When a product drives marketing and sales, the company needs to care about the best user experience. Onboarding is a very important aspect of a product-led growth strategy. If the first tour of how the product works is too complicated it may be overwhelming for the user. So how to do it right and avoid common mistakes?
According to Wes Bush, in the first step, you need to answer the question of what exactly the user wants to do in the particular product. When you as a designer on this path understand that, you need to craft the onboarding based on this direction, and tend to how to make the journey the most effortless as possible. And then the time for segmentation comes.
How does it look like in practice? Wes as examples refers to onboarding in Slack:
The onboarding experience is pretty straightforward like they want to activate your email and get into the community first and then they have some specific prompts on teaching around, like: what is a channel and what are some of those other pieces around just using these. [...] And so once you actually share a Google Drive link, they'll show you like: OK, now it's time to if you want to integrate this tool into using Slack. And so it's not like at the very beginning, they're asking you to do all these specific integrations that would just overwhelm people.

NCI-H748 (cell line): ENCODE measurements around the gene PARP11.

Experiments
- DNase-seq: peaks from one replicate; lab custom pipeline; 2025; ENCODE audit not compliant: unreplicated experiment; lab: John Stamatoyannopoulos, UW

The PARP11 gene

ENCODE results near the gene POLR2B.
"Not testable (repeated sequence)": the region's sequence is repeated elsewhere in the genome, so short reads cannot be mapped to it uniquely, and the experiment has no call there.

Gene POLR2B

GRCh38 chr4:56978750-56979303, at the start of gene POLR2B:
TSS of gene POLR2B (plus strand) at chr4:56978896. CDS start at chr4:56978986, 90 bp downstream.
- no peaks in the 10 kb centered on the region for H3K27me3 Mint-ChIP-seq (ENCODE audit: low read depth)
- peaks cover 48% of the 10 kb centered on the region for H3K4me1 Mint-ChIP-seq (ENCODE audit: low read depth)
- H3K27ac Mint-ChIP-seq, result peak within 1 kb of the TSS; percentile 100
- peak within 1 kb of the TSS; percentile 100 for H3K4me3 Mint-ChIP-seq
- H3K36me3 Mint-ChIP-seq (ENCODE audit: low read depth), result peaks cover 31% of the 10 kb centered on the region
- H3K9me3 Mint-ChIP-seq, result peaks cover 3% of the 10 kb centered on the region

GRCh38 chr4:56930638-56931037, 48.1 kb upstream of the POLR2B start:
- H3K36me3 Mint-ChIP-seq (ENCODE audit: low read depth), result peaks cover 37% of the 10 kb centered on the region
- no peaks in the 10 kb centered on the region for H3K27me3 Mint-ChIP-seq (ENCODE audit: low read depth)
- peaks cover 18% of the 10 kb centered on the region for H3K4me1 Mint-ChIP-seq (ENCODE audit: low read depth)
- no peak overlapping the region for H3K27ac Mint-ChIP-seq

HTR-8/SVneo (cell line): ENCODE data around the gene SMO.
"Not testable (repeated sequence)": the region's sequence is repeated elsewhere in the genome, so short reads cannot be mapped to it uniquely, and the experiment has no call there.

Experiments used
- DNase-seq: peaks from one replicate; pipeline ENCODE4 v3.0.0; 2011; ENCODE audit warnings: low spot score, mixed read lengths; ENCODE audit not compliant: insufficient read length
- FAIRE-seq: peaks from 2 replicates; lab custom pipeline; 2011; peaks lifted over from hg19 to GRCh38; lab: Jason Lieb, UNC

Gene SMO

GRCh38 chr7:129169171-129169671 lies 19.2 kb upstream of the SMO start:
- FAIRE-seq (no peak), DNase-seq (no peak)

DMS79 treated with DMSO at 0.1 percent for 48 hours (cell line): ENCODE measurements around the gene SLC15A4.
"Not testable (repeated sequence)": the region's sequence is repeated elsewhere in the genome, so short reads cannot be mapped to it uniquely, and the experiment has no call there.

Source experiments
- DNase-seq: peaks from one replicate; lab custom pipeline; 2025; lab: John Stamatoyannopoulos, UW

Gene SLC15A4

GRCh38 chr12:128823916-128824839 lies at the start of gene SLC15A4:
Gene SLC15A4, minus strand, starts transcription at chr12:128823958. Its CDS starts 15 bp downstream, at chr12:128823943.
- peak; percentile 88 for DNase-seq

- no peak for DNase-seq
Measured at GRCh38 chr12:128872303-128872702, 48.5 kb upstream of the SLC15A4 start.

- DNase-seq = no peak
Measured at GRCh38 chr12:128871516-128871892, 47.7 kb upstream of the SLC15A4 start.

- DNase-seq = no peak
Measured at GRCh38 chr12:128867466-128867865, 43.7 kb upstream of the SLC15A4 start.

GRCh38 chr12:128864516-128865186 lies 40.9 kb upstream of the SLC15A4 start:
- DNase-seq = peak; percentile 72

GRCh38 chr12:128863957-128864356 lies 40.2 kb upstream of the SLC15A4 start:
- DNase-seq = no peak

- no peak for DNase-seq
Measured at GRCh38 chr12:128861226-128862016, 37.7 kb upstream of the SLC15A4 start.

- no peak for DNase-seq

What about startups?
Can product-led be also implemented in startups, whose products are working in progress? Or should they start from sales-led? – Agata Krzysztofik asked, who is also a startup mentor.
I think a lot of times, especially if it's the founder thinking about that is like: hey, my products kind of ugly. It's maybe not the right user experience just yet. It's OK. It means something that you're starting in a direction because like any product or business, one of the core fundamentals you must have in your business if this is going to be a long-term success plan for you, is always be experimenting.
the founder of ProductLed advises. Start with the product you already have and then improve it.
Check out more
It was just a piece. Curious about more insights into product-led growth?